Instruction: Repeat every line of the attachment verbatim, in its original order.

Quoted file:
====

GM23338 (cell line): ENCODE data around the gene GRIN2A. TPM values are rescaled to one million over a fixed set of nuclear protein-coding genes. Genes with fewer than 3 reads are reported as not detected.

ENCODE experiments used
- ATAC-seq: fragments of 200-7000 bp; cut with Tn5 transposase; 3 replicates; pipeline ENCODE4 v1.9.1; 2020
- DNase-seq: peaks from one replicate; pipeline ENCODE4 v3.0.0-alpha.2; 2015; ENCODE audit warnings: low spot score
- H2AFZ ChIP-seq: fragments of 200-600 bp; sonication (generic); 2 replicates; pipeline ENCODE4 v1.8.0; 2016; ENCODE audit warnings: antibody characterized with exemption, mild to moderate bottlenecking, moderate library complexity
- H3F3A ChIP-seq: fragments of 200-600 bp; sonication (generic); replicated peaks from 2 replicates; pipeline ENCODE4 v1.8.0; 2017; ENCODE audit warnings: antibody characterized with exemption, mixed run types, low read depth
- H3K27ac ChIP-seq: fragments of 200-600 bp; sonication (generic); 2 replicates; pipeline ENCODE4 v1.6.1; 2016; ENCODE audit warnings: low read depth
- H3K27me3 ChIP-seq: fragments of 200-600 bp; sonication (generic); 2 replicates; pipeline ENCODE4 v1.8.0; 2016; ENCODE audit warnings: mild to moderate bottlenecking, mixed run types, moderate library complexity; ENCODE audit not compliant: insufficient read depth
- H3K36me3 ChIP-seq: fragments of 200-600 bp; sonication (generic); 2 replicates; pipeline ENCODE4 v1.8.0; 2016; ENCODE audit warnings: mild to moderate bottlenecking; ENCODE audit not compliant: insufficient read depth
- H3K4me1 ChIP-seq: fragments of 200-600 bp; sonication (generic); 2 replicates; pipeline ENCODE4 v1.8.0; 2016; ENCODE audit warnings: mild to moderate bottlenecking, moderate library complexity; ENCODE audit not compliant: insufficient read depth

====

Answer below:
GM23338 (cell line): ENCODE data around the gene GRIN2A. TPM values are rescaled to one million over a fixed set of nuclear protein-coding genes. Genes with fewer than 3 reads are reported as not detected.

ENCODE experiments used
- ATAC-seq: fragments of 200-7000 bp; cut with Tn5 transposase; 3 replicates; pipeline ENCODE4 v1.9.1; 2020
- DNase-seq: peaks from one replicate; pipeline ENCODE4 v3.0.0-alpha.2; 2015; ENCODE audit warnings: low spot score
- H2AFZ ChIP-seq: fragments of 200-600 bp; sonication (generic); 2 replicates; pipeline ENCODE4 v1.8.0; 2016; ENCODE audit warnings: antibody characterized with exemption, mild to moderate bottlenecking, moderate library complexity
- H3F3A ChIP-seq: fragments of 200-600 bp; sonication (generic); replicated peaks from 2 replicates; pipeline ENCODE4 v1.8.0; 2017; ENCODE audit warnings: antibody characterized with exemption, mixed run types, low read depth
- H3K27ac ChIP-seq: fragments of 200-600 bp; sonication (generic); 2 replicates; pipeline ENCODE4 v1.6.1; 2016; ENCODE audit warnings: low read depth
- H3K27me3 ChIP-seq: fragments of 200-600 bp; sonication (generic); 2 replicates; pipeline ENCODE4 v1.8.0; 2016; ENCODE audit warnings: mild to moderate bottlenecking, mixed run types, moderate library complexity; ENCODE audit not compliant: insufficient read depth
- H3K36me3 ChIP-seq: fragments of 200-600 bp; sonication (generic); 2 replicates; pipeline ENCODE4 v1.8.0; 2016; ENCODE audit warnings: mild to moderate bottlenecking; ENCODE audit not compliant: insufficient read depth
- H3K4me1 ChIP-seq: fragments of 200-600 bp; sonication (generic); 2 replicates; pipeline ENCODE4 v1.8.0; 2016; ENCODE audit warnings: mild to moderate bottlenecking, moderate library complexity; ENCODE audit not compliant: insufficient read depth